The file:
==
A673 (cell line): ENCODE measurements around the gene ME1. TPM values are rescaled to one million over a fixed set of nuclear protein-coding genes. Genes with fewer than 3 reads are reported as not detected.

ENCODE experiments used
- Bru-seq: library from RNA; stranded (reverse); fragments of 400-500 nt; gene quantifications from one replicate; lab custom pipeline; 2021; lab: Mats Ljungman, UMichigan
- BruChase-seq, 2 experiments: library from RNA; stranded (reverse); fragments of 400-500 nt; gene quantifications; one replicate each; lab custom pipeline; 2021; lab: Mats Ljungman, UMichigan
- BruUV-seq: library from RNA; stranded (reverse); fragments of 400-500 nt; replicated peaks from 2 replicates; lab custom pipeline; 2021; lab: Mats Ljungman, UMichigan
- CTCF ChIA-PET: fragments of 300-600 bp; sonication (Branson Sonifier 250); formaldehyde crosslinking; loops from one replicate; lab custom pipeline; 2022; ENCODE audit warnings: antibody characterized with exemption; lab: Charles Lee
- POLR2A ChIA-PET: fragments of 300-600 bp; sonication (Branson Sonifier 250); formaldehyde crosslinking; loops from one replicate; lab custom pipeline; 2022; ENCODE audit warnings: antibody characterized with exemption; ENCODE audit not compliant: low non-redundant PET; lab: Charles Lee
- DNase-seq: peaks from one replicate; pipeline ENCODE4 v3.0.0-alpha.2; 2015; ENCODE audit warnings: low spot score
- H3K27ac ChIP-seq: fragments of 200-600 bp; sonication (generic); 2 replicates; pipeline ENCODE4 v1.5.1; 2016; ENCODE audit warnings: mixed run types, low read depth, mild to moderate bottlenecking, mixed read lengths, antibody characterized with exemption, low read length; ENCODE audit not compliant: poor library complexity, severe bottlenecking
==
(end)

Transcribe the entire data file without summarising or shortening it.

A673 (cell line): ENCODE measurements around the gene ME1. TPM values are rescaled to one million over a fixed set of nuclear protein-coding genes. Genes with fewer than 3 reads are reported as not detected.

ENCODE experiments used
- Bru-seq: library from RNA; stranded (reverse); fragments of 400-500 nt; gene quantifications from one replicate; lab custom pipeline; 2021; lab: Mats Ljungman, UMichigan
- BruChase-seq, 2 experiments: library from RNA; stranded (reverse); fragments of 400-500 nt; gene quantifications; one replicate each; lab custom pipeline; 2021; lab: Mats Ljungman, UMichigan
- BruUV-seq: library from RNA; stranded (reverse); fragments of 400-500 nt; replicated peaks from 2 replicates; lab custom pipeline; 2021; lab: Mats Ljungman, UMichigan
- CTCF ChIA-PET: fragments of 300-600 bp; sonication (Branson Sonifier 250); formaldehyde crosslinking; loops from one replicate; lab custom pipeline; 2022; ENCODE audit warnings: antibody characterized with exemption; lab: Charles Lee
- POLR2A ChIA-PET: fragments of 300-600 bp; sonication (Branson Sonifier 250); formaldehyde crosslinking; loops from one replicate; lab custom pipeline; 2022; ENCODE audit warnings: antibody characterized with exemption; ENCODE audit not compliant: low non-redundant PET; lab: Charles Lee
- DNase-seq: peaks from one replicate; pipeline ENCODE4 v3.0.0-alpha.2; 2015; ENCODE audit warnings: low spot score
- H3K27ac ChIP-seq: fragments of 200-600 bp; sonication (generic); 2 replicates; pipeline ENCODE4 v1.5.1; 2016; ENCODE audit warnings: mixed run types, low read depth, mild to moderate bottlenecking, mixed read lengths, antibody characterized with exemption, low read length; ENCODE audit not compliant: poor library complexity, severe bottlenecking